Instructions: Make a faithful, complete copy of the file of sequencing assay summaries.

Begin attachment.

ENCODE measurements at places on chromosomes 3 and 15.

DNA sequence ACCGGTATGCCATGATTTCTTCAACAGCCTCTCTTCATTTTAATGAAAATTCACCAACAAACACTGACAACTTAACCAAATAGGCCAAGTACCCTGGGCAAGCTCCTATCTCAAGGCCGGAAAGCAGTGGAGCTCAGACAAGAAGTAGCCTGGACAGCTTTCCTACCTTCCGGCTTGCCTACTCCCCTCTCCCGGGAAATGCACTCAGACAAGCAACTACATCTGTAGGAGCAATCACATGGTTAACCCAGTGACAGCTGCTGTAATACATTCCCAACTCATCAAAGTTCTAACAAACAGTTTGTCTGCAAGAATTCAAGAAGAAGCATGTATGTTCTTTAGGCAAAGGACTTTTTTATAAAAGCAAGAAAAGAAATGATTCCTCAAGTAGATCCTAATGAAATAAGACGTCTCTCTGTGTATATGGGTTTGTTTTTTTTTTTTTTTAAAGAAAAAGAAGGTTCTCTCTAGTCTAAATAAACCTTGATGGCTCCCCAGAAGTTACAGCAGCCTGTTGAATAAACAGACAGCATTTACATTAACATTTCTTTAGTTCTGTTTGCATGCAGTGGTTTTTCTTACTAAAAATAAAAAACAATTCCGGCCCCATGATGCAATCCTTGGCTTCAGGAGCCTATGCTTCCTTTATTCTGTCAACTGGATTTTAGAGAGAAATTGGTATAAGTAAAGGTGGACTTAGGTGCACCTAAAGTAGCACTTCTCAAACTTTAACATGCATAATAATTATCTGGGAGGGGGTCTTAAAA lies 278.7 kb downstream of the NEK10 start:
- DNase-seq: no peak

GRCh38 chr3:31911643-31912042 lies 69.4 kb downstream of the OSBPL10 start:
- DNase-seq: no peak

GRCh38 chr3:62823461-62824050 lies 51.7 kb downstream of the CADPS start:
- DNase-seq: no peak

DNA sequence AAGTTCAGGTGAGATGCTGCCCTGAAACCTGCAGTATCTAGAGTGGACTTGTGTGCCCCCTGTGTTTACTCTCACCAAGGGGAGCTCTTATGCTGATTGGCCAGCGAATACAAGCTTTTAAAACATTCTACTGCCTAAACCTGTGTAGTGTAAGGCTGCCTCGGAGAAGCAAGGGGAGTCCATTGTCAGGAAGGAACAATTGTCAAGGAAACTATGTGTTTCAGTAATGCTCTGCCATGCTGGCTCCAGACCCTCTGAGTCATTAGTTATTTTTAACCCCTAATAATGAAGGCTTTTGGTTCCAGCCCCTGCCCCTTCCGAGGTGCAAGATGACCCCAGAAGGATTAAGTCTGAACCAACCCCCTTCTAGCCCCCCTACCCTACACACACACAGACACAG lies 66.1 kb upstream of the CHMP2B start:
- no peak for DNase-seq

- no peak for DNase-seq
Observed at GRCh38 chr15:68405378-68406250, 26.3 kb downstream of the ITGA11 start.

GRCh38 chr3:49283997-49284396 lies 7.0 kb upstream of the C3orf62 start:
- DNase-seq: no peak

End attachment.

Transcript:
ENCODE measurements at places on chromosomes 3 and 15.

DNA sequence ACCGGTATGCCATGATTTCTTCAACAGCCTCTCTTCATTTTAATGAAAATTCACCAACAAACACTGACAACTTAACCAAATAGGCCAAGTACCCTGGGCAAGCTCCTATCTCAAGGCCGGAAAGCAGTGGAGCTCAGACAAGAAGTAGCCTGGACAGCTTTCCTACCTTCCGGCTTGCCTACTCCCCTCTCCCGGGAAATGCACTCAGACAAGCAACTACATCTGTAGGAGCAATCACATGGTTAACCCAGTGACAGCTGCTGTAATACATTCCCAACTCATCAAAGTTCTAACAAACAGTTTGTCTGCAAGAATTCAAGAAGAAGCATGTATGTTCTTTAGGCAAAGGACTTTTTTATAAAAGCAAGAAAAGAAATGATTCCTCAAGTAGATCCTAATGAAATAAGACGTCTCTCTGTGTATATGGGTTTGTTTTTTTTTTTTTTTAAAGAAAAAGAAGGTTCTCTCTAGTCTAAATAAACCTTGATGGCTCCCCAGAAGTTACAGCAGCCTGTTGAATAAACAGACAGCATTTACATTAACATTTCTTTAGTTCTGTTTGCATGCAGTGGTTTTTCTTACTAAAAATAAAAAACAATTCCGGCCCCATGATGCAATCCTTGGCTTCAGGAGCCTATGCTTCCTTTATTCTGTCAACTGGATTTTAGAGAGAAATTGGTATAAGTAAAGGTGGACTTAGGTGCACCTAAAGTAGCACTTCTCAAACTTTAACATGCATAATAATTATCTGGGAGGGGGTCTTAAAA lies 278.7 kb downstream of the NEK10 start:
- DNase-seq: no peak

GRCh38 chr3:31911643-31912042 lies 69.4 kb downstream of the OSBPL10 start:
- DNase-seq: no peak

GRCh38 chr3:62823461-62824050 lies 51.7 kb downstream of the CADPS start:
- DNase-seq: no peak

DNA sequence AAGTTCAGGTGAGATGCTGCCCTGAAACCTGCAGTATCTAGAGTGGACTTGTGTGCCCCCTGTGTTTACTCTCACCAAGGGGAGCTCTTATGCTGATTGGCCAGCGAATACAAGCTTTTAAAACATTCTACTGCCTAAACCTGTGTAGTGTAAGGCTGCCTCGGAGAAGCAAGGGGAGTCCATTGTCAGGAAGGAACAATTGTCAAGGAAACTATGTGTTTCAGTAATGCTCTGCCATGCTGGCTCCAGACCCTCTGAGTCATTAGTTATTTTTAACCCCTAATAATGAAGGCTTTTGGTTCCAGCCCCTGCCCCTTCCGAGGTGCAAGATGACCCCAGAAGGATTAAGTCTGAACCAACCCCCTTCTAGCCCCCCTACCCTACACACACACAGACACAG lies 66.1 kb upstream of the CHMP2B start:
- no peak for DNase-seq

- no peak for DNase-seq
Observed at GRCh38 chr15:68405378-68406250, 26.3 kb downstream of the ITGA11 start.

GRCh38 chr3:49283997-49284396 lies 7.0 kb upstream of the C3orf62 start:
- DNase-seq: no peak